None the less, even in more or less pallid form, as in the blurred but haunting winter light of St Petersburg, the sheer scope of Pushkin's achievement does filter through. One does gather something of the dimensions which, for so many Russians, set Pushkin next to Shakespeare. The diversity of formal inventions is, perhaps, unique in literature. Pushkin's verse extends from bitter satire to pure lyricism, from uttermost concision to the subtle largesse of the verse-novel, from short stories of matchless compactness and tension to novellas whose historical sweep prepares for Tolstoy. If Boris Godunov is creatively dependent on Macbeth, Pushkin's dramatic miniatures, such as the mesmerising Mozart and Salieri, are of enduring originality. Nothing his hand touched, be it private letters or hasty notes, is altogether unlit by a style, by the ironies and insights of a persona at once out of any common reach and yet intimately close (that Shakespearean duplicity).

Pushkin - Gogol after him - created the lasting wonder of Russian literature. His conception of the poet as the more or less clandestine, Aesopian voice of conscience under despotism, as the prime witness to the desolation's and hopes of the incredible fate that is Russian history, informs Pasternak and Brodsky as it did Dostoevsky.

In this 200th anniversary year of Pushkin's birth, his mercurial presence, his grip from within on the Russian language and national identity, have lost nothing of their almost demonic insistence. Nor has his death lost its edge.

The events leading up to the duel with Baron Georges D'Anthès on 27 January 1837, have been minutely investigated. Pushkin biographies and monographs are a minor industry. It appeared highly improbable that anything new, let alone significant, was left to discover. But it is just such discovery which informs Professor Serena Vitale's superb account (admirably translated from the Italian by Ann Goldstein and Jon Rothschild). Given unprecedented access to the archives of one of the families involved, that of Baron de Heeckeren, empowered by scholarly detection and historical imagining, Vitale has deciphered an affair of cruel complexity whose consequences are with us still..."

Source: “Pushkin’s Date with Death” By George Steiner (The Observer)

Karen's Episode Sources

  1. “Case 127: Killer Petey” (Casefile podcast)
  2. “Killer Petey” (Medium) 2023
  3. “Quem foi Pedrinho Matador, assassinado a tiros na Grande SP” [Google translated] (Globo) 2023
  4. “Meet Pedro Rodrigues Filho, The Real-Life “Dexter” — Serial Killer Of Other Criminals” by John Kuroski (All That’s Interesting) 2021
  5. “PEDRINHO MATADOR - Cometa Podcast #00” (Cometa Podcast) 2022                                        Excerpt with English subtitles                                                                                                  Original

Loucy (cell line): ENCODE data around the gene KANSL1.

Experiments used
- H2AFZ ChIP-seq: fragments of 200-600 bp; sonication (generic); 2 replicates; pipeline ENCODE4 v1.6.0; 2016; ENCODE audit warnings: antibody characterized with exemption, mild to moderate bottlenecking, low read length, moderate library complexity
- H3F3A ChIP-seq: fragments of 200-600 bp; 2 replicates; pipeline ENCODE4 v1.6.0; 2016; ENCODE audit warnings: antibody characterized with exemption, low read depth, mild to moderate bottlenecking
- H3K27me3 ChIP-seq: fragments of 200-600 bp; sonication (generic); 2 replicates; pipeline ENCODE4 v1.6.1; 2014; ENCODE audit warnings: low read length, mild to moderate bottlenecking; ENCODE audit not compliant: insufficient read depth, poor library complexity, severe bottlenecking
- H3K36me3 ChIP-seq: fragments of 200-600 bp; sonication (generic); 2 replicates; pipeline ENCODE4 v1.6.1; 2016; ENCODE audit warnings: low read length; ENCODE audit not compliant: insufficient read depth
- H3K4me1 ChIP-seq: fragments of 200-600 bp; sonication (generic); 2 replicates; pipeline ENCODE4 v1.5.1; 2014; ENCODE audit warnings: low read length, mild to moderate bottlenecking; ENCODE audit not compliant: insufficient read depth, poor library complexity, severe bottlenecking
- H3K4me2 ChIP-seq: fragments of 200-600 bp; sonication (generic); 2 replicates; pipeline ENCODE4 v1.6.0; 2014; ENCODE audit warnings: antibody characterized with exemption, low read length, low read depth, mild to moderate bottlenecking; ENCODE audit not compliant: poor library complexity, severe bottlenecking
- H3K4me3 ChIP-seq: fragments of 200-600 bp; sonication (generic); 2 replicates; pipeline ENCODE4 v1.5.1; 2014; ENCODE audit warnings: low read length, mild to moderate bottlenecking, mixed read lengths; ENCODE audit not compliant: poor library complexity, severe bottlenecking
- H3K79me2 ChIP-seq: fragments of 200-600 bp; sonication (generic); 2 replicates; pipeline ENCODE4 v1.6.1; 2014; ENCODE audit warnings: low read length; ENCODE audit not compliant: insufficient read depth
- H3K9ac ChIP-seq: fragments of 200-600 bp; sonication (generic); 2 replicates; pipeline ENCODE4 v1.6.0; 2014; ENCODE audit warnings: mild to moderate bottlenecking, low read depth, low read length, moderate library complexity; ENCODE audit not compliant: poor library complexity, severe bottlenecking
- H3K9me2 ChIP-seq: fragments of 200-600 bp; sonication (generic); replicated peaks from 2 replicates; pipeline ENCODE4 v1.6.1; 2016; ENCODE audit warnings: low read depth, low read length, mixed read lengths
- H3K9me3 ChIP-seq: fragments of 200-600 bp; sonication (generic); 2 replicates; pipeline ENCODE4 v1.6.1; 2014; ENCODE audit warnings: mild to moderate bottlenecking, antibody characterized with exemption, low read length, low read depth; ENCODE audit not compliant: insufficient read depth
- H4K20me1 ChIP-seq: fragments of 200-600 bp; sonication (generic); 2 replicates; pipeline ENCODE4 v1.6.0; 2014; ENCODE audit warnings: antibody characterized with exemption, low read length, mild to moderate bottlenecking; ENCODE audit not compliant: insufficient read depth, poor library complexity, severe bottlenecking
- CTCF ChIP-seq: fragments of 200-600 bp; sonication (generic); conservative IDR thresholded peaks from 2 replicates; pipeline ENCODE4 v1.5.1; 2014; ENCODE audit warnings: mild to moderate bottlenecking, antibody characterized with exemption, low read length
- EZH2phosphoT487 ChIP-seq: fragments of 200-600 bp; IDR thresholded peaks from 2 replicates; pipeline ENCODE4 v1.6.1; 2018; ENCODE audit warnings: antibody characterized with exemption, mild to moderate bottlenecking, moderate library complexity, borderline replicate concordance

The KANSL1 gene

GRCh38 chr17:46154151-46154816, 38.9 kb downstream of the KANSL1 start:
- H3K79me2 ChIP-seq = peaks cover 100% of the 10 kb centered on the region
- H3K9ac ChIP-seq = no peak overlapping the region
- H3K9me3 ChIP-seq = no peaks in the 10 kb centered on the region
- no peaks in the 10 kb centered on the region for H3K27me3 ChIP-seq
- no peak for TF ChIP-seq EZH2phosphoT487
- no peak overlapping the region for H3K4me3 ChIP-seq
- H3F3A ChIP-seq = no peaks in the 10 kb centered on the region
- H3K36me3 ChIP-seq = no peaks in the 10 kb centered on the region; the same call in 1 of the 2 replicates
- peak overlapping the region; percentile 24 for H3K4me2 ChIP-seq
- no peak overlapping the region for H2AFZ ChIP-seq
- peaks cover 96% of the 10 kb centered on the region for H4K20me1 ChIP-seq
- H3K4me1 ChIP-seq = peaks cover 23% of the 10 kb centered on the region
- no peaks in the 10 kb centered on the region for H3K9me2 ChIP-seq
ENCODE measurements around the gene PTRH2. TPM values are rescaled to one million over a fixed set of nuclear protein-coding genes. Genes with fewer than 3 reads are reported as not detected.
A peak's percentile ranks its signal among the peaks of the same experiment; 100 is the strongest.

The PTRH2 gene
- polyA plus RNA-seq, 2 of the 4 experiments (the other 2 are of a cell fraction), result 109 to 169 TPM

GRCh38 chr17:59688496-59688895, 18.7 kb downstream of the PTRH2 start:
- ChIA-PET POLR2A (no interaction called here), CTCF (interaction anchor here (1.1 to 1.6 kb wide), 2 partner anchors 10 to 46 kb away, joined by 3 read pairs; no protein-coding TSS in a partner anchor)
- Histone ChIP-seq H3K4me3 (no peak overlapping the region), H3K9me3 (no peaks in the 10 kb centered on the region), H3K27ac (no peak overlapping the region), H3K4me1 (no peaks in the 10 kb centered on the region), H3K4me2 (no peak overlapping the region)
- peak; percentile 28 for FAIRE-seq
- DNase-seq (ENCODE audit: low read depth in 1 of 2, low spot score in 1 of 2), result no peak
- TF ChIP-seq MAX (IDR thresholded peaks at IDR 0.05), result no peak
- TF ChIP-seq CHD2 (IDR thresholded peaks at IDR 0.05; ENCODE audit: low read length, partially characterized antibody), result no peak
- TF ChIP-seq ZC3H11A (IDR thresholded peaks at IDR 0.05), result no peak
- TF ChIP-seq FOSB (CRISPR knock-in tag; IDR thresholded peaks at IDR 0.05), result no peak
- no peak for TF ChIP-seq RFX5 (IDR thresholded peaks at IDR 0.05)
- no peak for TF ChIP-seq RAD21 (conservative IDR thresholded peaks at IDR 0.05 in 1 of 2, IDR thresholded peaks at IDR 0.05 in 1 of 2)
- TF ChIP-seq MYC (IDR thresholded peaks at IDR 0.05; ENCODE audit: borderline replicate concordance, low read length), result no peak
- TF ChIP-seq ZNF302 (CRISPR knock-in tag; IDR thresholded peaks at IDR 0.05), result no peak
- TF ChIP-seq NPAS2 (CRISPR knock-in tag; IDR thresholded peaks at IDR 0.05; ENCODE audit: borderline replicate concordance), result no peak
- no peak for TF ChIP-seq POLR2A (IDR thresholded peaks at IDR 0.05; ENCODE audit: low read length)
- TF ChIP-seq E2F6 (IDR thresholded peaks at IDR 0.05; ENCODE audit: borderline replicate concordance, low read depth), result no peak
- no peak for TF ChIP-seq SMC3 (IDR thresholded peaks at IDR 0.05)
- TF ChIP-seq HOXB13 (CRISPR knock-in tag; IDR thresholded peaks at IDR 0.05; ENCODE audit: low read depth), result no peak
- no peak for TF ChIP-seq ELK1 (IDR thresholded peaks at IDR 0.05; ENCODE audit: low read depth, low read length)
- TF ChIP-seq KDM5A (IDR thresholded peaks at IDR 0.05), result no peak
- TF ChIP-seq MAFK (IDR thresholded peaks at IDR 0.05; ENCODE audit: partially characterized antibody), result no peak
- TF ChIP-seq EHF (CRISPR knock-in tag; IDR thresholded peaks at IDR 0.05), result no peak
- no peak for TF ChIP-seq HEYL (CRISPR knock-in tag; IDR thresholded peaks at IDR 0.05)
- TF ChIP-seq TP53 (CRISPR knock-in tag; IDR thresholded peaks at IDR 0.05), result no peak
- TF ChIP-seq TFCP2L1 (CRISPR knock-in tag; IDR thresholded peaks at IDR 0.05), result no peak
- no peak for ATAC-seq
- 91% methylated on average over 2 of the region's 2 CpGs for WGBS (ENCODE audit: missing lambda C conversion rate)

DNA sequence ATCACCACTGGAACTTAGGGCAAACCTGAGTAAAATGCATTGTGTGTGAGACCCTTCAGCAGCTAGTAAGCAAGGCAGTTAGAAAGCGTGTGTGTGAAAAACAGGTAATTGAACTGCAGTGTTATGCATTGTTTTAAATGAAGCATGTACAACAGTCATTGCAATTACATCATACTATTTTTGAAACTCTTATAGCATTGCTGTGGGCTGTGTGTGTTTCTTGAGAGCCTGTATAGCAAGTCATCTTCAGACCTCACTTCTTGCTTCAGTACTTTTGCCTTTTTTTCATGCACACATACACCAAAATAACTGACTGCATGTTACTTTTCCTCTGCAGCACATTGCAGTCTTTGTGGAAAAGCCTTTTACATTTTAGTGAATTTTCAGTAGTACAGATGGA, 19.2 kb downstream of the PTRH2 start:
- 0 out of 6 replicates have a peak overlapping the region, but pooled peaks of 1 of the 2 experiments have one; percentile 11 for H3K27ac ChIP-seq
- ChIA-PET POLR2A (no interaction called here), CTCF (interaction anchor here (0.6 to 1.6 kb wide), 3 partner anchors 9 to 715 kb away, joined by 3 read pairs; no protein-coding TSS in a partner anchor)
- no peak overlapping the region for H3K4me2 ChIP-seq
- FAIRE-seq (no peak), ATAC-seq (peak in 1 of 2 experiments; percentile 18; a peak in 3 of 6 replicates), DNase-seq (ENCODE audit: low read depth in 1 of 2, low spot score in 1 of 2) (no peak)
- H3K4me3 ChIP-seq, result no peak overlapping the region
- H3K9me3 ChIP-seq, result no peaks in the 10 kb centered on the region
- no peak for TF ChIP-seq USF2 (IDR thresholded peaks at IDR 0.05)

1. “Brazil's biggest serial killer dies in shootout” (Le Monde/AFP) 2023
  2. “Who was Pedrinho Matador, serial killer who was killed in SP” [Google translated] (CNN Brasil) 2023
  4. “CRIME HUNTER: Brazil's bloodiest serial killer murdered 'for pleasure'” by Brad Hunter (Toronto Sun) 2023
  5. “Behind Bars in Brazil” (Human Rights Watch)
  6. Pedro Rodrigues Filho (Wikipedia)

Georgia's Episode Sources

  1. “ABRAM PETROVICH HANNIBAL (1696?-1781)” by Nikolaus Wirth (Black Past)
  2. “Pushkin Sergevich Pushkin (1799-1837)” by Mike Phillips (BLACK EUROPEANS: A British Library Online Gallery feature)
  3. “Aleksandr Pushkin” by Dimitry Dimitriyevich Blagoy (Encyclopædia Britannica)
  4. “Alexander Pushkin” (Poetry Foundation)
  5. “Alexander Puskin” (Wikipedia)
  6. “Alexander Pushkin’s Duels” by Iryna Tymchenko (RinaTim.com)
  7. “Anna Kern” (Wikipedia)
  8. “Dying for pride: 5 facts about Pushkin’s tragic duel” by Alexey Timofeychev (Russia Beyond)
  9. “Life expectancy (from birth) in Russia, from 1845 to 2020*” by Aaron O'Neill (Statista)
  10. “Nabokov, Onegin, and the Theory of Translation” by Judson Rosengrant (The Slavic and East European Journal)
  11. “Natalya Pushkina” (Wikipedia)
  12. “Pushkin’s Date with Death” By George Steiner (The Observer)
  13. “Reading in Good Faith” by Caroline Lemak Brickman (ISSUE 20 | DIFFERENCE | SEP 2012, Hypocrite Reader)
  14. “Reviving Natalya Goncharova, Pushkin's Wife And Muse” by Anna Nemtsova (Newsweek)
  15. “The deadly tradition that killed Alexander Pushkin. The Anatomy & Rules of the Russian Duel” (Historium)
  16. “The Duel: Pushkin’s Favorite Topic in Fiction and Cause of His Fatal Wound” by Alexander Pushkin (Literary Hub)
  17. “The Last Duel and Death of Alexander Pushkin” (Russian Translation Blog)